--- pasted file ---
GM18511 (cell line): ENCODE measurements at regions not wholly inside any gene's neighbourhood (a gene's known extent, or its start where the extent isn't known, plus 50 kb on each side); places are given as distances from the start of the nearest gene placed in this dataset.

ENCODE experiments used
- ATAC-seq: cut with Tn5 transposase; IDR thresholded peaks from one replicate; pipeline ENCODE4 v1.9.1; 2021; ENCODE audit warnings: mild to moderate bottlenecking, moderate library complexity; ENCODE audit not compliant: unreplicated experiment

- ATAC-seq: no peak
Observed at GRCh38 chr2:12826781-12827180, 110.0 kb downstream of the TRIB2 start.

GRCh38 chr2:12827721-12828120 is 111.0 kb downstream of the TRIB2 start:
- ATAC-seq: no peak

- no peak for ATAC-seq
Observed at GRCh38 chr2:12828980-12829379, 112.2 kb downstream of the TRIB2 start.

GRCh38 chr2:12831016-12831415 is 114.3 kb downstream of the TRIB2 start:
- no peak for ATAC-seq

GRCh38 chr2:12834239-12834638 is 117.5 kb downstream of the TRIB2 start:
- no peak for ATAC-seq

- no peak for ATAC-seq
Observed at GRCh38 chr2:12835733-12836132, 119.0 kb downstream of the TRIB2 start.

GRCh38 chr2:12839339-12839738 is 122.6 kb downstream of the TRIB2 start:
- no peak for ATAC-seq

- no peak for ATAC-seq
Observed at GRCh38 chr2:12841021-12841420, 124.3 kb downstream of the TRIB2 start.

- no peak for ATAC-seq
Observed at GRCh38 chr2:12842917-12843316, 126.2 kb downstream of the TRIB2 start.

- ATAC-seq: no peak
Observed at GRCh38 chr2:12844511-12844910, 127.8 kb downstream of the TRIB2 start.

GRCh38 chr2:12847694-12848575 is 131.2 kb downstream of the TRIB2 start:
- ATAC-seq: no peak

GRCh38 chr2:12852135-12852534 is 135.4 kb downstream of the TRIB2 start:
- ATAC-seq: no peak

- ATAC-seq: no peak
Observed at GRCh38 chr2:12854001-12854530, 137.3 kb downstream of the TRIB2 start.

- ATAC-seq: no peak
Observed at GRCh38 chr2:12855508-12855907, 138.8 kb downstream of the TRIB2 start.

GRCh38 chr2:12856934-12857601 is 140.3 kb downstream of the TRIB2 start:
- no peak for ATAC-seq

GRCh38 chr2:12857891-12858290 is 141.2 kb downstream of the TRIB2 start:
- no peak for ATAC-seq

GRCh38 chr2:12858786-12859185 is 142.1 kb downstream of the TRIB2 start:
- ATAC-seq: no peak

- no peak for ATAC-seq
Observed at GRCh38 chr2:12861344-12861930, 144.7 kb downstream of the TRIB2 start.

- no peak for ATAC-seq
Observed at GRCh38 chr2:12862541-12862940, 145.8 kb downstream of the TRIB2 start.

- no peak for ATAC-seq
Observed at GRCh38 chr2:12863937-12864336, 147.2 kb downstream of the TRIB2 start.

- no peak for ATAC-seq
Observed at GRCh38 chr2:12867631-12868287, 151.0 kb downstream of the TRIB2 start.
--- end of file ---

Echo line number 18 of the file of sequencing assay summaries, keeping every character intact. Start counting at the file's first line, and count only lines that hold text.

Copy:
- no peak for ATAC-seq